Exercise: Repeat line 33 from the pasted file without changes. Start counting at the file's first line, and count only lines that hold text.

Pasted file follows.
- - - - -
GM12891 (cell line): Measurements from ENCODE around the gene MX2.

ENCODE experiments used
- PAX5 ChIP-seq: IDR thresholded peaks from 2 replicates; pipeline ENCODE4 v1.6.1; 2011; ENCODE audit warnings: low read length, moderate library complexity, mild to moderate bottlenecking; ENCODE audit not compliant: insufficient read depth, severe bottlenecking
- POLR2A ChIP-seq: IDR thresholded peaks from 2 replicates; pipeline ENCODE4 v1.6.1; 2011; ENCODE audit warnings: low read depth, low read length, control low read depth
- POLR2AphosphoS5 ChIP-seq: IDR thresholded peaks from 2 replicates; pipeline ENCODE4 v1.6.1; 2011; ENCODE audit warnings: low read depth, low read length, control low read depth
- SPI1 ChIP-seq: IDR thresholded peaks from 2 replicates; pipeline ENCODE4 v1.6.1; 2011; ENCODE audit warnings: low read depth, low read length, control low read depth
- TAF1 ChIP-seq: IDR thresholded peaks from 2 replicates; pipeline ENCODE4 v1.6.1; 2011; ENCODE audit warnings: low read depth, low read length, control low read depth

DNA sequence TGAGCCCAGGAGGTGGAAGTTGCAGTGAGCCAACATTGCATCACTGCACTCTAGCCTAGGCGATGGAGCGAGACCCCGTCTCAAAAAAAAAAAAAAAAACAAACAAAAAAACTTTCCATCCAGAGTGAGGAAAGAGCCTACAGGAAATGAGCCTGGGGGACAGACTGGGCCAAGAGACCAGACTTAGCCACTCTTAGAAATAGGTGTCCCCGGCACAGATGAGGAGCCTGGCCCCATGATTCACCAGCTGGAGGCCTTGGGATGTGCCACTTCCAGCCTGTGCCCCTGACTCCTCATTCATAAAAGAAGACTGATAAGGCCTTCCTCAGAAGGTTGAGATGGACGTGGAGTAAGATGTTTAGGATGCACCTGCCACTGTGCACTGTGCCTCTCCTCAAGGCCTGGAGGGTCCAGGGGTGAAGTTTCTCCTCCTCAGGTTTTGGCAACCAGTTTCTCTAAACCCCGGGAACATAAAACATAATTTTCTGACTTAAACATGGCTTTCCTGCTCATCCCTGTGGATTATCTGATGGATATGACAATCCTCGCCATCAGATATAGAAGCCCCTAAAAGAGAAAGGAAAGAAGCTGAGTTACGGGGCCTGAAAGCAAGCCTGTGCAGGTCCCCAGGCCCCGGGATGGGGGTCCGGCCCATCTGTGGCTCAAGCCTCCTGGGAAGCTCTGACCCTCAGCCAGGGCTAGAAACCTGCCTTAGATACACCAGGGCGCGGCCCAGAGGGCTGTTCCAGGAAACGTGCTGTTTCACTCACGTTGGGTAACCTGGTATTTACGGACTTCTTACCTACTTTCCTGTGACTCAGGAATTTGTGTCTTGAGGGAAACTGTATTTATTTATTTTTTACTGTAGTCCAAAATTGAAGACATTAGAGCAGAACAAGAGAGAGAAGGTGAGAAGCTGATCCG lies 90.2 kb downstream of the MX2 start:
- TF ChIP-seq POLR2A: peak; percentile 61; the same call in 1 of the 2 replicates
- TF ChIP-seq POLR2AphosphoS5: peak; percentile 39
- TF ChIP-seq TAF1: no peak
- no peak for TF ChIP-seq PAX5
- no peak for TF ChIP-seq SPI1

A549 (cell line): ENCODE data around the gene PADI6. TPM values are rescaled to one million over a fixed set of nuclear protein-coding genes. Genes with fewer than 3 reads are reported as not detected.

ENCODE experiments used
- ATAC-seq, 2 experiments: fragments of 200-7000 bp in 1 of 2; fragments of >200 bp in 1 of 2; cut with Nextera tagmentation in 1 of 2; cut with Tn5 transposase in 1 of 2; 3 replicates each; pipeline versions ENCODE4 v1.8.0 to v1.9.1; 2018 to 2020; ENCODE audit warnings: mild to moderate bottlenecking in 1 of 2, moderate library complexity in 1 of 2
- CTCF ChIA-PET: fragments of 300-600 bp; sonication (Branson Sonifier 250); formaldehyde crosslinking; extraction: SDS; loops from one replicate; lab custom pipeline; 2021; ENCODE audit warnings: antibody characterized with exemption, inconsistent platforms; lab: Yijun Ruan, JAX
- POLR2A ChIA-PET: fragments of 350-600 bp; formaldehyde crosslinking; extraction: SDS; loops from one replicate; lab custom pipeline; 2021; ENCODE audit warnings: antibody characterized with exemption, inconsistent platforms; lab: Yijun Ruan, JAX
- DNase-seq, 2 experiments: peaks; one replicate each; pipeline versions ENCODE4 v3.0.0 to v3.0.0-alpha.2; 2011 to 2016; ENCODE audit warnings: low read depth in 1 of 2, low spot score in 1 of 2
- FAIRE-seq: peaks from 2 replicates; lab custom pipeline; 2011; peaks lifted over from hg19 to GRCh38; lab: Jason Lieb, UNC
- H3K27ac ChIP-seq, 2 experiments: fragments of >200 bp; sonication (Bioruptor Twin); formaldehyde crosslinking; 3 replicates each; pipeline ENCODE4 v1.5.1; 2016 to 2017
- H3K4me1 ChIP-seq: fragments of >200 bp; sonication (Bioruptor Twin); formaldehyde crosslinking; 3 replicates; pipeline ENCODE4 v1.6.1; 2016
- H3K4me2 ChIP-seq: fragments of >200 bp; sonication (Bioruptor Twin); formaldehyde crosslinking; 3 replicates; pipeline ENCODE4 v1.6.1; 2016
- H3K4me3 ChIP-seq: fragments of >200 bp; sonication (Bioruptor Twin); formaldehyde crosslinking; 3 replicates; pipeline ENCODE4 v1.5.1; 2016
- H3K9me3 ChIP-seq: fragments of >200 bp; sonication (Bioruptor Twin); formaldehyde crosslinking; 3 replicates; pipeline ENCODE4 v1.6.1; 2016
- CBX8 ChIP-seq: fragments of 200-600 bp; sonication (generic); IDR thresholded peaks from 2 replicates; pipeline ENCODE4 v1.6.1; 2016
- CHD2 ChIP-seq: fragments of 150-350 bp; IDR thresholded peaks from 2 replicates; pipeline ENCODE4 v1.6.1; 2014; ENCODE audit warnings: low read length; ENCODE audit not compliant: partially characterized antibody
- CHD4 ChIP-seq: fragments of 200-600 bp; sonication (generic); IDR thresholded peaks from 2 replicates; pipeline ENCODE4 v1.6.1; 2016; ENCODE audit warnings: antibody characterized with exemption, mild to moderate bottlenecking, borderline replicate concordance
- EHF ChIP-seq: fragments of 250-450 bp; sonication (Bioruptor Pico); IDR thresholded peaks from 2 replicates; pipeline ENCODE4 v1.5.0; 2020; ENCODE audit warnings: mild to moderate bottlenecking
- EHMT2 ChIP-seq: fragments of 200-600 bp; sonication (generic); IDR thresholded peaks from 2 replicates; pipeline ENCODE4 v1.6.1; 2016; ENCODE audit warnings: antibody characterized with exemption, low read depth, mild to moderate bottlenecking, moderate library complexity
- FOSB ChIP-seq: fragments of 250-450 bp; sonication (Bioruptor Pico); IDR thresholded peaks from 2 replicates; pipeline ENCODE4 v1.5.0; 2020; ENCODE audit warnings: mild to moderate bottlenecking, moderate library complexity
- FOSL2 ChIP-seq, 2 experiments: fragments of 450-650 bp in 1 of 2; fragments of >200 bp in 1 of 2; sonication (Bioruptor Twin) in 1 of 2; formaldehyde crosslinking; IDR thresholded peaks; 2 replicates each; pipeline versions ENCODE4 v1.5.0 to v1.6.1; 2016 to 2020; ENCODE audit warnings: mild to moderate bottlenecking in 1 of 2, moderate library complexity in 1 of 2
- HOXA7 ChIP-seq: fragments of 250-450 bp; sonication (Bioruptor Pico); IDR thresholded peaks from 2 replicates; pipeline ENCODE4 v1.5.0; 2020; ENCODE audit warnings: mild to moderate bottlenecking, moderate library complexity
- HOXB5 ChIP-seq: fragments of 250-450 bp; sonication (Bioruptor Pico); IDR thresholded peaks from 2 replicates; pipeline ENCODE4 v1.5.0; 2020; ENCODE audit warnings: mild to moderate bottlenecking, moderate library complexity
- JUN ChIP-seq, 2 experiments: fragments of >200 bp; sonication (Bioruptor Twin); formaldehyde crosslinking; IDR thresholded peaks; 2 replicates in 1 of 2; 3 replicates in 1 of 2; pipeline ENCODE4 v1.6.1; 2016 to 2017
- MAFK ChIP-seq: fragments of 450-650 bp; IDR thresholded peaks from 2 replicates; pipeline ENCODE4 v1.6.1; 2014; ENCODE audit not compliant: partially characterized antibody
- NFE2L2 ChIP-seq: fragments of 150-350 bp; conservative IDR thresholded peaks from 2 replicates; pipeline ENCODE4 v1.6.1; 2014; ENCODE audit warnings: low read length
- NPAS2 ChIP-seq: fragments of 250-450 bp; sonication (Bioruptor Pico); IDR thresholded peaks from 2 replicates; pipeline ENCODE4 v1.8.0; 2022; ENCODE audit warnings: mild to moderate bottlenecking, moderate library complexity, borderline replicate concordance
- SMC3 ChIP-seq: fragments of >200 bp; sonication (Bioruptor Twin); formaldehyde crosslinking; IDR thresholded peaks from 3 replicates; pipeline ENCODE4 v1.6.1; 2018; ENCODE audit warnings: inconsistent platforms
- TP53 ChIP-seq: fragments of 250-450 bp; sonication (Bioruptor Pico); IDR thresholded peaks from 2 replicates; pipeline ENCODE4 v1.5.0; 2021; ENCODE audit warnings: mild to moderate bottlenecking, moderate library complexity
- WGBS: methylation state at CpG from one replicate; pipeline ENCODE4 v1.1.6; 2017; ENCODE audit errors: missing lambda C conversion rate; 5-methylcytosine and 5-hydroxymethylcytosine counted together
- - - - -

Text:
- HOXA7 ChIP-seq: fragments of 250-450 bp; sonication (Bioruptor Pico); IDR thresholded peaks from 2 replicates; pipeline ENCODE4 v1.5.0; 2020; ENCODE audit warnings: mild to moderate bottlenecking, moderate library complexity